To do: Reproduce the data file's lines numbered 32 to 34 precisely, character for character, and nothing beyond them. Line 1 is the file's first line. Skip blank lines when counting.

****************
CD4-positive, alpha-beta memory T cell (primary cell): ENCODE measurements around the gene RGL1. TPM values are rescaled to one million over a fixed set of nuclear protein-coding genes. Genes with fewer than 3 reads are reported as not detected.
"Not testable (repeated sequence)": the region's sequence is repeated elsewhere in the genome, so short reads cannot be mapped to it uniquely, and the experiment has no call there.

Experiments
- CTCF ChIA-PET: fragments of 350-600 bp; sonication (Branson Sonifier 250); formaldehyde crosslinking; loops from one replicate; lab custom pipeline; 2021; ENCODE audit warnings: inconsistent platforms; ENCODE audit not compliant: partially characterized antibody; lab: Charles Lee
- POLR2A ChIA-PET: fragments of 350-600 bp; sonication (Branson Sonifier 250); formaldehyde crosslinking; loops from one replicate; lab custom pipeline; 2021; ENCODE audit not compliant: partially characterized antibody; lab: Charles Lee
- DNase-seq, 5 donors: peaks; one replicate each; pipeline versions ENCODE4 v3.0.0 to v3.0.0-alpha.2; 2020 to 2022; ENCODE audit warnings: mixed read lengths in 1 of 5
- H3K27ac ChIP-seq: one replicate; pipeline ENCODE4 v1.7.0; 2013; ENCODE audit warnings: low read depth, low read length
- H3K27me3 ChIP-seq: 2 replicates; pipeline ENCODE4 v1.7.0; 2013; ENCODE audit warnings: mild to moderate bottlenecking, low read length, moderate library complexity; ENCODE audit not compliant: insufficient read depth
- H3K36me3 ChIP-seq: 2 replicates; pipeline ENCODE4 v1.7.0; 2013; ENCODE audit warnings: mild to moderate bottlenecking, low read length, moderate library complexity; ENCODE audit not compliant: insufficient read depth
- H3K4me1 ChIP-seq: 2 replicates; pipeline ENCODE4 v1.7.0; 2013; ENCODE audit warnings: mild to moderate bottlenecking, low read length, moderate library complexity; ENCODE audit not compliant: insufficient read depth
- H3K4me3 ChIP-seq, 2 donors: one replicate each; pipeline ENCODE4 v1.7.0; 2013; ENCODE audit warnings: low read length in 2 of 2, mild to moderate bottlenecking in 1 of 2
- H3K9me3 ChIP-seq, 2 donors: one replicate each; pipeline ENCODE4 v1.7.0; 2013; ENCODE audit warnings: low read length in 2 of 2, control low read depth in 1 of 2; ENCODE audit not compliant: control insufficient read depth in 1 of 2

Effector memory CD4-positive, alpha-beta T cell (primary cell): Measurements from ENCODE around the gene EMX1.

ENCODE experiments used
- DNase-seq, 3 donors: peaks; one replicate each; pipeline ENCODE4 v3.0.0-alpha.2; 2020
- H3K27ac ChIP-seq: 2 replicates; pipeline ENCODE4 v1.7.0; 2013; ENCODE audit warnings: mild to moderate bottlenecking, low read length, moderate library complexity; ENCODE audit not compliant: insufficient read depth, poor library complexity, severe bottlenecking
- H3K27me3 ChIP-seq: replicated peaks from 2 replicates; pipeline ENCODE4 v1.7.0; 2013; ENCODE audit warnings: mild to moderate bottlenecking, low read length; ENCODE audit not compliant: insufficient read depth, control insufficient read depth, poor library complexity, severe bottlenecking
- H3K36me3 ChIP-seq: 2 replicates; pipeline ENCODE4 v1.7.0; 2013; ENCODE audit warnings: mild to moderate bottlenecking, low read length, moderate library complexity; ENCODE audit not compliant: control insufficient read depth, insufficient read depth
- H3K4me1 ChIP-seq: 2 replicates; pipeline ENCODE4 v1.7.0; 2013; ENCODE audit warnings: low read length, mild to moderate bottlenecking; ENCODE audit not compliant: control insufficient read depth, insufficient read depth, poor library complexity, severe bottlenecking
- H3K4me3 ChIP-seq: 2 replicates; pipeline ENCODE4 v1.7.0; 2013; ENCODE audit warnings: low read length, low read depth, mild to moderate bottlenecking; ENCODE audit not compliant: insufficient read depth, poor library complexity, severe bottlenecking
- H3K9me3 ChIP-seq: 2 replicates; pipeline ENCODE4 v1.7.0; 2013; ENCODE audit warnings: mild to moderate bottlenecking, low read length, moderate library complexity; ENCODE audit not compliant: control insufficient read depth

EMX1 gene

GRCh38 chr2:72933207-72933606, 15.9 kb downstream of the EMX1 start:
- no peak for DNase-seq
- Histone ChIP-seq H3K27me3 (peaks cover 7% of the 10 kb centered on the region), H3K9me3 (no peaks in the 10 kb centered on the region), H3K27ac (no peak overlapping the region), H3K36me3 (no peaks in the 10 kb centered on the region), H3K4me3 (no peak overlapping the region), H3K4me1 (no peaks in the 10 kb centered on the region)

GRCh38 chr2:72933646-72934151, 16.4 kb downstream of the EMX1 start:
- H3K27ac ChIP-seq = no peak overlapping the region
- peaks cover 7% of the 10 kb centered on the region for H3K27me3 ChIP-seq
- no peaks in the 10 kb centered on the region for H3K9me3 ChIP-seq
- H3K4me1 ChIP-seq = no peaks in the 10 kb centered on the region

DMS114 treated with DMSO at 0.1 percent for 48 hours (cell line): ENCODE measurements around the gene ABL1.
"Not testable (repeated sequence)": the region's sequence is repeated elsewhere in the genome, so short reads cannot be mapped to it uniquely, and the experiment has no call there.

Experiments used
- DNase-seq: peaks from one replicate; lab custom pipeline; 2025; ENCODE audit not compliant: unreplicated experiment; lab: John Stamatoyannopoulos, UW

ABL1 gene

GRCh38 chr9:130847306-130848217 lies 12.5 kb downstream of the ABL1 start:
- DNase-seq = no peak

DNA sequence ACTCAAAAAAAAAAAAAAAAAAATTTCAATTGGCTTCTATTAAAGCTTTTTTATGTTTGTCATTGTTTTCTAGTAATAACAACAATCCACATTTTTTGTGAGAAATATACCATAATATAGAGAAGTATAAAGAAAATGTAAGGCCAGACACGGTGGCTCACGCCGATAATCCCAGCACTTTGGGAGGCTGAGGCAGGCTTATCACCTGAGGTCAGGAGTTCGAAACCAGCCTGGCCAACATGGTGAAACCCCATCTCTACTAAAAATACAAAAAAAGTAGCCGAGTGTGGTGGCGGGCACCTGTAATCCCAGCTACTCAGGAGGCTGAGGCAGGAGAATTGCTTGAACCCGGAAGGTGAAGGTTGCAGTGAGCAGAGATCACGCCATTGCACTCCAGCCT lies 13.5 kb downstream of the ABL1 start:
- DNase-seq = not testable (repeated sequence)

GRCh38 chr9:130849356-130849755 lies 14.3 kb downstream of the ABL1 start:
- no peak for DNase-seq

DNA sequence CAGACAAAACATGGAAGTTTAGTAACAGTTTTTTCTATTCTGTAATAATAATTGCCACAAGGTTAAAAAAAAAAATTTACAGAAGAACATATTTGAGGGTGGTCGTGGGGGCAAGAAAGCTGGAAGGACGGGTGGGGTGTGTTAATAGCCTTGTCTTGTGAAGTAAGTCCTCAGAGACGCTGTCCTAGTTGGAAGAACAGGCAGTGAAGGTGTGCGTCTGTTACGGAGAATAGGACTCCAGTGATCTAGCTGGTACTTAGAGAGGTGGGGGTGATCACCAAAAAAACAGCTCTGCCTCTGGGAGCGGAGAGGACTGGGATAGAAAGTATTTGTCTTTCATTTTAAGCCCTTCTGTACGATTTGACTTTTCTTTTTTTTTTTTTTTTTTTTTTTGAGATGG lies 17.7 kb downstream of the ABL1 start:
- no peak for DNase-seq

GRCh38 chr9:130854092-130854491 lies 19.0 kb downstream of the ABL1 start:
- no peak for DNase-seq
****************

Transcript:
"Not testable (repeated sequence)": the region's sequence is repeated elsewhere in the genome, so short reads cannot be mapped to it uniquely, and the experiment has no call there.

Experiments used
- DNase-seq: peaks from one replicate; lab custom pipeline; 2025; ENCODE audit not compliant: unreplicated experiment; lab: John Stamatoyannopoulos, UW